Taiwan Communiqué No. 68, October 1995

Let Taiwan join the United Nations

The 50th anniversary of the United Nations is bringing the issue of Taiwan's membership to the forefront of the international agenda again. At present, the world body, which was set up to promote universal peace and stability, is leaving an increasingly free, democratic, and independent nation of 21 million people out in the cold.

In this issue of Taiwan Communiqué we argue that the founding principles of the United Nations require that this new Taiwan be embraced as a full and equal member of this world body: Article 1.2 of the UN Charter emphasizes that the UN was set up "...based on the respect for the principle of equal rights and self-determination of peoples." It is time for the UN to live up to these principles. On the following pages we also explain why the attempts by the Kuomintang authorities to enter the UN as the "Republic of China on Taiwan" have failed, and why this approach will remain a dead-end street.

Join the United Nations

Demonstrating in New York in support of Taiwan membership in the UN

The case for Taiwan membership

It needs to be emphasized that Taiwan fulfills all requirements and conditions of a nation-state: it has a defined territory, a population of 21 million (greater than that of three quarters of the UN member nations), and a government which exercises effective jurisdiction over the territory and the population, and has over the past several years become significantly more democratic. Why is it important that this de-facto independent country becomes a member of the UN?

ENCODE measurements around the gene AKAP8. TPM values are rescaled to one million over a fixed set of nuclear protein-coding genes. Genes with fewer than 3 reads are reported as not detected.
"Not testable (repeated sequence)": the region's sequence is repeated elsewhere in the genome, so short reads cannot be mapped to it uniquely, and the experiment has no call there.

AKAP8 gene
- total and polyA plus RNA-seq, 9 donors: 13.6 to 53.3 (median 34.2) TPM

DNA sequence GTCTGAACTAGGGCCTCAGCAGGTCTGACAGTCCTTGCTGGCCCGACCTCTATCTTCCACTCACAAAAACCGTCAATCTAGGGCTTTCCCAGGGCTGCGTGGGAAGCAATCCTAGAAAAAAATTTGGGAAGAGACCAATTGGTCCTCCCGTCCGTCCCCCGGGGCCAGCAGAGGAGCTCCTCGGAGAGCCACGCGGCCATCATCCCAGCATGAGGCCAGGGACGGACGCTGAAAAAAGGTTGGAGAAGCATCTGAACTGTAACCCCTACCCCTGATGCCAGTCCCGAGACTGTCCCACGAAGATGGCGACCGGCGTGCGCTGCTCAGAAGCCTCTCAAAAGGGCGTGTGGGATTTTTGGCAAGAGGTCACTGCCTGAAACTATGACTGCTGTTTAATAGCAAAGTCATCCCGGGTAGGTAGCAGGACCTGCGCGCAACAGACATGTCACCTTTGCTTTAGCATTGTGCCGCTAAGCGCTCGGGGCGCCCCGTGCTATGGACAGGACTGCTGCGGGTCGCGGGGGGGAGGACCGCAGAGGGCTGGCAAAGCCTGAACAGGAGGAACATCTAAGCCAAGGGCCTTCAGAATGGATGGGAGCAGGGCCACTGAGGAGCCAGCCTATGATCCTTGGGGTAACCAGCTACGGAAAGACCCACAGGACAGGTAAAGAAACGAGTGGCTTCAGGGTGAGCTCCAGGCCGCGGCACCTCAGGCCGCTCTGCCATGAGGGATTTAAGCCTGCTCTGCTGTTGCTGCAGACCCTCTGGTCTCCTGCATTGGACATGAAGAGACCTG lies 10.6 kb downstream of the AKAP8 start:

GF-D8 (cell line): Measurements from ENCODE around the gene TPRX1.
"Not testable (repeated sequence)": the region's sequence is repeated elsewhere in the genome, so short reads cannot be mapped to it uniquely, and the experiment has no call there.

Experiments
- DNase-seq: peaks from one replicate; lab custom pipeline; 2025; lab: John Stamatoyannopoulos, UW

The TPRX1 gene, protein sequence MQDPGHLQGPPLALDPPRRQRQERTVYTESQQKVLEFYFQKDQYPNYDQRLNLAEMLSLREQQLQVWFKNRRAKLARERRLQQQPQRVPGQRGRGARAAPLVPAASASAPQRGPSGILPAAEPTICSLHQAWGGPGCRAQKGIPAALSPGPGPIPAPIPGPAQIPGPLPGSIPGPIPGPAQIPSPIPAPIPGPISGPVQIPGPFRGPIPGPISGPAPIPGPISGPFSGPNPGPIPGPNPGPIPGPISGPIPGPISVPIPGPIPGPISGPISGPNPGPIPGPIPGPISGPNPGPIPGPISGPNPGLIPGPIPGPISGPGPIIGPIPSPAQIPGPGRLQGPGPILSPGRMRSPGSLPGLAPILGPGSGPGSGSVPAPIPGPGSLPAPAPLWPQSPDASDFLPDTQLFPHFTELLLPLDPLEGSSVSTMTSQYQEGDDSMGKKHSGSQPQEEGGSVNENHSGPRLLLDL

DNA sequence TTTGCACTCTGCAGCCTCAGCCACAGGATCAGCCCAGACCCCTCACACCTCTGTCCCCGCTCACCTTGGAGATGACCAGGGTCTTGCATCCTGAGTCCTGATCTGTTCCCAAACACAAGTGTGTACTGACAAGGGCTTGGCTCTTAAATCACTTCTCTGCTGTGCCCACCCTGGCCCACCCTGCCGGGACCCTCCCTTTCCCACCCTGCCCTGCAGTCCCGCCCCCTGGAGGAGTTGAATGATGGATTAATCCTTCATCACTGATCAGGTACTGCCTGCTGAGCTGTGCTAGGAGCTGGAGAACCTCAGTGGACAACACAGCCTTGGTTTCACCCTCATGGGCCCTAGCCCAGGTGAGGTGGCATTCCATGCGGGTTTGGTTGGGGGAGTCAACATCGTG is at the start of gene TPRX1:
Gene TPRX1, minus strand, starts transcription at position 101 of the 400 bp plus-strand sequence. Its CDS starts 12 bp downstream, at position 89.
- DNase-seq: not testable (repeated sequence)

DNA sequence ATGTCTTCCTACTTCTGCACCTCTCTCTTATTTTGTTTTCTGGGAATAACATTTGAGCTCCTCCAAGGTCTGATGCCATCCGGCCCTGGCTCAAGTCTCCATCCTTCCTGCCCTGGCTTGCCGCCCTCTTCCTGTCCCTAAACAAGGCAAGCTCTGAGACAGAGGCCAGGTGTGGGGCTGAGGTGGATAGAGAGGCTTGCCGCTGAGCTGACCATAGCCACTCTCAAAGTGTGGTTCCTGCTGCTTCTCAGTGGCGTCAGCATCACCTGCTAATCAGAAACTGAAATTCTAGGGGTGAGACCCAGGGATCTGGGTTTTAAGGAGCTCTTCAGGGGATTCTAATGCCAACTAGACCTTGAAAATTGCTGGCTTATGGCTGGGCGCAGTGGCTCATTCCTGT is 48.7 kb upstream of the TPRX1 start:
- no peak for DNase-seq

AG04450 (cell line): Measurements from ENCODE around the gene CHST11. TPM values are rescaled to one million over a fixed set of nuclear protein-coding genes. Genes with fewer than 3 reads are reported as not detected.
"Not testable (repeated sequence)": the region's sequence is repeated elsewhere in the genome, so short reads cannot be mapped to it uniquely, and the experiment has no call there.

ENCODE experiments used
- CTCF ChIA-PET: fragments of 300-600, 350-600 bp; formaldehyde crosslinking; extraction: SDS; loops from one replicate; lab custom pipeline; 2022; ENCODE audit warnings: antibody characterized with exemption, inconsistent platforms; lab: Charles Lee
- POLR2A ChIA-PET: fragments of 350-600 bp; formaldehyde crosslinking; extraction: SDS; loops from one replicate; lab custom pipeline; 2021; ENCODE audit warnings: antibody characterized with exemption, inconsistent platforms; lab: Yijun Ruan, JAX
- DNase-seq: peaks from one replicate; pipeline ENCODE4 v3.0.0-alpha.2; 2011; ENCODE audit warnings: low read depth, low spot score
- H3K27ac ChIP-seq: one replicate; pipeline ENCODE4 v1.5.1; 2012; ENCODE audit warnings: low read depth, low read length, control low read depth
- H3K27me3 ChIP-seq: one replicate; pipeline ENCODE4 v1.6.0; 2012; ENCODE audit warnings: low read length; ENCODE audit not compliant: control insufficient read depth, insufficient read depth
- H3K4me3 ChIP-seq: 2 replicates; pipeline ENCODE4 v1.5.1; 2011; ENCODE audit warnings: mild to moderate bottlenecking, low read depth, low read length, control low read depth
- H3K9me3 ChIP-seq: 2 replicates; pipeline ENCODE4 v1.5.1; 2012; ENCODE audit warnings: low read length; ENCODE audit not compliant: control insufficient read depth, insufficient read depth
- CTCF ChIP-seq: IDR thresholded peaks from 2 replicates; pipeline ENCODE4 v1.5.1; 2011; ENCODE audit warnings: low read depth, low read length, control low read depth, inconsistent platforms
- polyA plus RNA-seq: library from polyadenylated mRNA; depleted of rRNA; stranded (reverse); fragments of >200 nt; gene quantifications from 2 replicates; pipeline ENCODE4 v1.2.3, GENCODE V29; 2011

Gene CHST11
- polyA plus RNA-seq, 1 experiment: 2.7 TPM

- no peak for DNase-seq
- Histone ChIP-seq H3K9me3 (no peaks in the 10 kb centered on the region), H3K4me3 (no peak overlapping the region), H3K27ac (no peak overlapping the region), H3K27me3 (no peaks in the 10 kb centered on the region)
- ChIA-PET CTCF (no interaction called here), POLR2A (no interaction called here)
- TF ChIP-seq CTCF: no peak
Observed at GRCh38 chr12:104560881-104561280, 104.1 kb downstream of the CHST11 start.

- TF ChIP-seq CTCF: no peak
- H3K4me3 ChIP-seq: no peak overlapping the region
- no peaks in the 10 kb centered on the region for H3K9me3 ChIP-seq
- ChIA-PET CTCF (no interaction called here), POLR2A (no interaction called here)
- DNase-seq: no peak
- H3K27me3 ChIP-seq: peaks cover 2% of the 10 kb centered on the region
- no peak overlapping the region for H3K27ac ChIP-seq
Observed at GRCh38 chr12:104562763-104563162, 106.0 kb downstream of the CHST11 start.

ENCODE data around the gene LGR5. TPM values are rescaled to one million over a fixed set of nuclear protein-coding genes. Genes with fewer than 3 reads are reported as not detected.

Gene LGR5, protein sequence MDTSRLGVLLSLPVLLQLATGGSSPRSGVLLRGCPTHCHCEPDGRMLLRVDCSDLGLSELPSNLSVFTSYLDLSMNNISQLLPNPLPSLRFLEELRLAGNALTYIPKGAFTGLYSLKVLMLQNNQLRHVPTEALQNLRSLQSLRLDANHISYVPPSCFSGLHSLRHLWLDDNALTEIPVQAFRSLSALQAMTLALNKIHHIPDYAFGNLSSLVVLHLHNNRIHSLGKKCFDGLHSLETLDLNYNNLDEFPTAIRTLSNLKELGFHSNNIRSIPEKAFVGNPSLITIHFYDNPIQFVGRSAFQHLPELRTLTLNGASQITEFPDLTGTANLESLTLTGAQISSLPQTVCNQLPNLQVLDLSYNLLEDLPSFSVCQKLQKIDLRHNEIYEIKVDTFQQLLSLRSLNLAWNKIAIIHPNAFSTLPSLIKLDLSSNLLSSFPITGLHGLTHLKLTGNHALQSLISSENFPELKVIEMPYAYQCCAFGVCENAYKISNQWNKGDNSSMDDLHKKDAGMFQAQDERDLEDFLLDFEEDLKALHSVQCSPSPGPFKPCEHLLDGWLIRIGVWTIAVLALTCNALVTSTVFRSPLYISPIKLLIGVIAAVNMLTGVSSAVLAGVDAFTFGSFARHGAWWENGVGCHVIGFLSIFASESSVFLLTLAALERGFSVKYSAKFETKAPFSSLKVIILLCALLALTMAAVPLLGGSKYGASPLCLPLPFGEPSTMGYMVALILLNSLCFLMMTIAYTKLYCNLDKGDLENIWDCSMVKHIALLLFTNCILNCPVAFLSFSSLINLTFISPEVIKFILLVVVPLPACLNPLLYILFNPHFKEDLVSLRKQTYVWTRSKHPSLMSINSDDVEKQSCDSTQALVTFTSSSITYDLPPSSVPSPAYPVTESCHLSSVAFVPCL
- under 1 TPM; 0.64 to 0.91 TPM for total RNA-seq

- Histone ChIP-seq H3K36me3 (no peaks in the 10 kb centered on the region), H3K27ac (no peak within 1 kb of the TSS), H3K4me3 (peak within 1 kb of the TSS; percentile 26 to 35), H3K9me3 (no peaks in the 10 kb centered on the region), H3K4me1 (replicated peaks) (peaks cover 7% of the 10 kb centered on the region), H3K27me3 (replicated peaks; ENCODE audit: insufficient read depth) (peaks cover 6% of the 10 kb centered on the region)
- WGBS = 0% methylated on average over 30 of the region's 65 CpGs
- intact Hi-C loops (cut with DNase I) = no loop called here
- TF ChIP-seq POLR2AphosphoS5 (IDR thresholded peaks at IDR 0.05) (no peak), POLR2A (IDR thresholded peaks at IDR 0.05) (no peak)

First, because of the original principles of the UN itself: the world body was founded on the principles of universality and self-determination. If the UN is to survive as an institution that safeguards world peace, it is essential that it adheres to these principles, and apply them to the case of Taiwan. The demise of the UN's predecessor, the League of Nations, was primarily due to the fact that the League's principles were not adhered to: it became a pawn in the chess-game of a few bigger nations, and its effectiveness in protecting the rights of smaller nations was reduced to zero. The invasion of then-Abbessynia (today's Ethiopia) by Italy was a prime example. We see a disturbing trend in a similar direction in the UN today: its inability to solve the Bosnia crisis.

A second reason for supporting Taiwan's membership in the UN is that this further internationalizes the debate about its future status, and thus counters the attempts by China to deal with it as an "internal problem." Achievement of UN-membership will formalize international recognition of Taiwan's de facto independent status.